In accordance with one embodiment of the invention horizontal portion 172 of gate electrode 151 is used as an etch mask and at least a portion of the layer of soft material is anisotropically etched to form a soft material sidewall spacer 173 adjacent opposing sidewalls 152 and 154 of vertical portion 150 of gate electrode 151. A layer of high tensile stress material 174 is blanket deposited over the top of T-shaped gate electrode 151 and sidewall spacers 173 formed from the remaining portion of layer 168 of soft material as illustrated in FIG. 6. The layer of high tensile stress material, which forms a contact liner on the horizontal portion of gate electrode 151, can be, for example, a layer of silicon nitride deposited by LPCVD. Such a silicon nitride layer can have a tensile stress of about 1 GPa. The tensile stress of layer 174 exerts a downward stress on horizontal portion 172 of gate electrode 151 as indicated by arrows 176. The downward stress 176 exerted on horizontal portion 172 is transmitted to vertical portion 150 and, in turn, to channel region 158. The vertical stress on channel region 158, indicated by arrow 178, increases the mobility of majority carrier electrons in an NMOS transistor. Because downward stress 176 is exerted on horizontal portion 172 formed of a hard material and having a greater width than vertical portion 150, and because, in accordance with an embodiment of the invention, the space under horizontal portion 172 is filled with a soft material, the stress exerted on channel region 158 is increased in comparison to the stress that would be exerted by layer 174 on a conventionally shaped gate electrode. The increase in stress exerted on the channel region because of the T-shape of gate electrode 151 is proportional to the ratio of the widths of the horizontal and vertical portions of the gate electrode.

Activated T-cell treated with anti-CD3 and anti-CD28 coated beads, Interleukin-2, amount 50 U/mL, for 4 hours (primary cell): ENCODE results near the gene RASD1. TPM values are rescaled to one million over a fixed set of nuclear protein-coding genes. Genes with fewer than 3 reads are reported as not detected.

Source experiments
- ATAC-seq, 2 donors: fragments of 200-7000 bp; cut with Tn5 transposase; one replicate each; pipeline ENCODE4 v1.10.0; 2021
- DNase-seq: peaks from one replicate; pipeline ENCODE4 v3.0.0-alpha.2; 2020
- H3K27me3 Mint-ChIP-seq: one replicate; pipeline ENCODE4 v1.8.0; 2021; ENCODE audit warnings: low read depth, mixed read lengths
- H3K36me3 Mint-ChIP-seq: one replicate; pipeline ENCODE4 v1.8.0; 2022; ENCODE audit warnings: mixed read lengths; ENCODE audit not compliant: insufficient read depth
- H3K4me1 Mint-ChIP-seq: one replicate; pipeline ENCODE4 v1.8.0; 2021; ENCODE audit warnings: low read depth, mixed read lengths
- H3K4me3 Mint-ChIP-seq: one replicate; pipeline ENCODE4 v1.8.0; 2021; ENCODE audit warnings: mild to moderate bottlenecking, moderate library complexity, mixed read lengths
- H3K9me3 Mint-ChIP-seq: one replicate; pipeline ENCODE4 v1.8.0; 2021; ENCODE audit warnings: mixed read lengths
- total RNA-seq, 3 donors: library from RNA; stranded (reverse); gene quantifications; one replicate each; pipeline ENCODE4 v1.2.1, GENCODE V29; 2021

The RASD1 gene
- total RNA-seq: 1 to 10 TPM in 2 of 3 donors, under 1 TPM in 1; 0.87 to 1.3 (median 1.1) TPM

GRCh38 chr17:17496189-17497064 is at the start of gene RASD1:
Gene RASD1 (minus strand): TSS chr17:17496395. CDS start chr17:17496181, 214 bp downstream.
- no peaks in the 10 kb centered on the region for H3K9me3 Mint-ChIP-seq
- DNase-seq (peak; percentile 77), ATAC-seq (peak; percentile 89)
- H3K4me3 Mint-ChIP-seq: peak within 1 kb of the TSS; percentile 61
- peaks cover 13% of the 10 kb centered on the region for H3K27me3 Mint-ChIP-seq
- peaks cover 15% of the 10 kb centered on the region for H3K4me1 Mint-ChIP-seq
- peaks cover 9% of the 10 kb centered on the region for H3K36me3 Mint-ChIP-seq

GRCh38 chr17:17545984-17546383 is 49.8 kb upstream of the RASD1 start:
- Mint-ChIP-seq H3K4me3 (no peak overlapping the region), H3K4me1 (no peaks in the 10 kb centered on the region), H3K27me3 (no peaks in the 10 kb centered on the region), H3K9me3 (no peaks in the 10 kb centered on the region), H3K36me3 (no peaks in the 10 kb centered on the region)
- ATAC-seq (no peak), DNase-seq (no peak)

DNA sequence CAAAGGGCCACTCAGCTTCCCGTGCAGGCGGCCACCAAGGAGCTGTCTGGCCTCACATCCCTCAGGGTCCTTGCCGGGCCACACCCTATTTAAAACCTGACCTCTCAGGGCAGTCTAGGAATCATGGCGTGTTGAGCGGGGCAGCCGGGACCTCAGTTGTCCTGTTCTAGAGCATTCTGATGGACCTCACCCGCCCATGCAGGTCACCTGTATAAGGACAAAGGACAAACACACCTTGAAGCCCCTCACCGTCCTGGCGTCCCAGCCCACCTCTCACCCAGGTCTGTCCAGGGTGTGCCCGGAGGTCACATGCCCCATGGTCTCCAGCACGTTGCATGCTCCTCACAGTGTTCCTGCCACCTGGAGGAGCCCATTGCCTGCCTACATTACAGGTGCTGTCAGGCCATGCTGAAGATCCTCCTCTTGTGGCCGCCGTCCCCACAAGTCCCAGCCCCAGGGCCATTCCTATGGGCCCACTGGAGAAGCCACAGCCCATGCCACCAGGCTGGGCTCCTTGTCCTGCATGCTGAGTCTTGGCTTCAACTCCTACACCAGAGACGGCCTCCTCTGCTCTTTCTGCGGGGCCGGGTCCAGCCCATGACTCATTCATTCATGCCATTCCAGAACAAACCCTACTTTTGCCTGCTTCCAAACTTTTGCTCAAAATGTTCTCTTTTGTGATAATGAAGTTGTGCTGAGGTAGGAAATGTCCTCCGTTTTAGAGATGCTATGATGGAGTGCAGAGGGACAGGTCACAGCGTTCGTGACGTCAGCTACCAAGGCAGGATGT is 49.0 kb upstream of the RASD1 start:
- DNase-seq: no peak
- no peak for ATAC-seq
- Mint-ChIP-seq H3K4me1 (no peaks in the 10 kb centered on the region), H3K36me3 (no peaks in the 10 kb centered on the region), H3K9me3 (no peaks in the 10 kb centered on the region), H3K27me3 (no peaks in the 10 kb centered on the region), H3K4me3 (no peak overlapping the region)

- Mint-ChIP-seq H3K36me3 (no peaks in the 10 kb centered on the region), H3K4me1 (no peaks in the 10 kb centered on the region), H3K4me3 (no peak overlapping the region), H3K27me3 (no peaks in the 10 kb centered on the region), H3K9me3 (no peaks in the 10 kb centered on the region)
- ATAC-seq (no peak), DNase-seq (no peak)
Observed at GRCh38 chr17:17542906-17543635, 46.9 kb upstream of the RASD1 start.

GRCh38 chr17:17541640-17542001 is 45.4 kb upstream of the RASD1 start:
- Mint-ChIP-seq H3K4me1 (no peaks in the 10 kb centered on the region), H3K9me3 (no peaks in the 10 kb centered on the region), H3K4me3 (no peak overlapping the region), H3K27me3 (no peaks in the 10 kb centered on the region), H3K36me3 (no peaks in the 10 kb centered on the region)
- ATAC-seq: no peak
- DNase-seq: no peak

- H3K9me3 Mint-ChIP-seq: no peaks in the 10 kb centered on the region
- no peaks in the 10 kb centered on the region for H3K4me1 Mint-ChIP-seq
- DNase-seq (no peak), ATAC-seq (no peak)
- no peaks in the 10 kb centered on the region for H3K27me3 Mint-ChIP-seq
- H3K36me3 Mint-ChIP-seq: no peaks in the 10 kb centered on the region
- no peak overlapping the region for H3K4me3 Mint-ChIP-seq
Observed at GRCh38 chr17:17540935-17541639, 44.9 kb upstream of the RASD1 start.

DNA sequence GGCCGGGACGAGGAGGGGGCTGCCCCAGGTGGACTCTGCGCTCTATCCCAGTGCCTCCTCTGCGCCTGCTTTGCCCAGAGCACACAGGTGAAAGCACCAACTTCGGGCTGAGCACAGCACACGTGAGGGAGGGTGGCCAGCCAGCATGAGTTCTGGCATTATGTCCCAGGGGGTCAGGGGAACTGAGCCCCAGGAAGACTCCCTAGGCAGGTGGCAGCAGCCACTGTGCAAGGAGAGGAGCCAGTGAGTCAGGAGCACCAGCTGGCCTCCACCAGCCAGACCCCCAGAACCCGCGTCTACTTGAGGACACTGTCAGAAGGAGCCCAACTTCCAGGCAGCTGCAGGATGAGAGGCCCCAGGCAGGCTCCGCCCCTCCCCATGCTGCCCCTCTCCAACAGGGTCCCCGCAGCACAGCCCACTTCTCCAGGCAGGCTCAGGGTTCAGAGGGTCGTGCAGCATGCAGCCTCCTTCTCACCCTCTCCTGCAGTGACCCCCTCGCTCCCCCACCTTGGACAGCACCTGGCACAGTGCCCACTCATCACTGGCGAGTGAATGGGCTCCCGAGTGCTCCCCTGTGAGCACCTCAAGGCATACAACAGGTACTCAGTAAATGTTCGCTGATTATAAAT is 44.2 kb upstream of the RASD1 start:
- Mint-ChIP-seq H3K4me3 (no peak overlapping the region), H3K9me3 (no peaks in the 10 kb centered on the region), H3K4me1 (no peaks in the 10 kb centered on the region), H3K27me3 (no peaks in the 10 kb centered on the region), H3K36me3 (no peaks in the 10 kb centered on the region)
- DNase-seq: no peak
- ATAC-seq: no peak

The portions of layer 174 that are in contact with the surface 145 of source and drain regions 164 and 166 also exert a longitudinal (horizontal) tensile stress on channel region 158. The longitudinal tensile stress increases the mobility of electrons, but degrades the mobility of holes. Sidewall spacers 173 increase the separation of the portions of layer 174 in contact with the source and drain regions from the channel region in contrast to the spacing that would be seen in a conventional MOS device with a conventionally shaped gate electrode. Consequently, the tensile longitudinal stress in the channel region 158 is decreased in comparison to the tensile longitudinal stress that would be exerted by layer 174 on the channel of an MOS device having a conventionally shaped gate electrode. The resulting mobility of electrons in channel regions 158 of NMOS transistors remains increased because the mobility of electrons n the channel is more sensitive to vertical stresses than to the longitudinal stress.